• (Bystrova et al. 2003). Most of the change occurred during the first 30 minutes, except foot temp rise was delayed by  60minutes in the swaddled infants held in mother’s arms. Foot temp dropped sig in nursery grp C and drop was greatest in swaddled group C babies. Foot temp rose most in KC group and remained high in KC group.  KC after birth may be a natural way of reversing stress-related effects on circulation induced during labor because KC babies were more relaxed.

    Infant Assessment and Reduction of Sudden Unexpected Postnatal Collapse

    • Ludington-Hoe SM, Morgan K (2014) Adequate education of health personnel and families in relation to accurate newborn physiologic assessment and safe positioning, along with appropriate surveillance during the first days of newborn life, especially in high-risk families, can save hundreds of lives.
  • Increase the rates of successful  breastfeeding
  • Bergman, N. (2006) Kangaroo mother care and skin-to-skin contact as determinants  of  breastfeeding  success.
  • Anderson GC, Burkhammer M, Morrison B, Ludington-Hoe SM, & Chiu S-H. (2003) Skin-to-skin contact improves breastfeeding outcomes.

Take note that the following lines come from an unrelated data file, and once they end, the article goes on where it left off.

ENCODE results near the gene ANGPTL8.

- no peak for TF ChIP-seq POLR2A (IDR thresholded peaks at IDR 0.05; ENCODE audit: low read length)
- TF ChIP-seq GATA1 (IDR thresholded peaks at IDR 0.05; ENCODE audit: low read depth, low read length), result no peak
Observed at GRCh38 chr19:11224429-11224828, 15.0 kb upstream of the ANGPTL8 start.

Reduce maternal stress and the incidence of postpartum depression

  • Ann Bigelow, 41, 369-382;( 2012). SSC benefits mothers by reducing their depressive symptoms and physiological stress in the postpartum period.
  • Feldman, E,S, et al(2002) KC produced better levels of maternal infant interaction, more touch, better adaptation to infant cues and better perception of the infant, and less maternal depression

Promotes parent–infant bonding by allowing closer and more intimate contact

  • Affonso et al.(1993) Post—discharge comparison study of KC vs  no KC. KC helped mothers  increase confidence, get to know their baby, makes mom feel that baby needs  them, parental mood improved and perceived their infant differently than controls.
  • Legault/Goulet, (1995) Moms preferred KC to traditional holding because infant was closer to them, more maternal feelings of well-being, and parental fulfillment.
  • Tessier et al. (1998) KC gives moms greater sense of competence, greater sensitivity

Expulsion of Placenta and risks of not using Kangaroo Care

  • Riordan, J., & Wambach, K. (2010) Early ( in the first hour after birth) and frequent breastfeedings are encouraged  for optimal functioning of both the infant and the mother because it colonizes the infant with protective bacteria, the  infant’s sucking causes uterine contractions, helps in expulsion of placenta and  helps control maternal blood loss, mothers will BF for longer duration, etc.”  and “Breastfeeding and skin to skin contact  colonizes harmless bacteria to protect the infant from pathogenic bacteria including MRSA.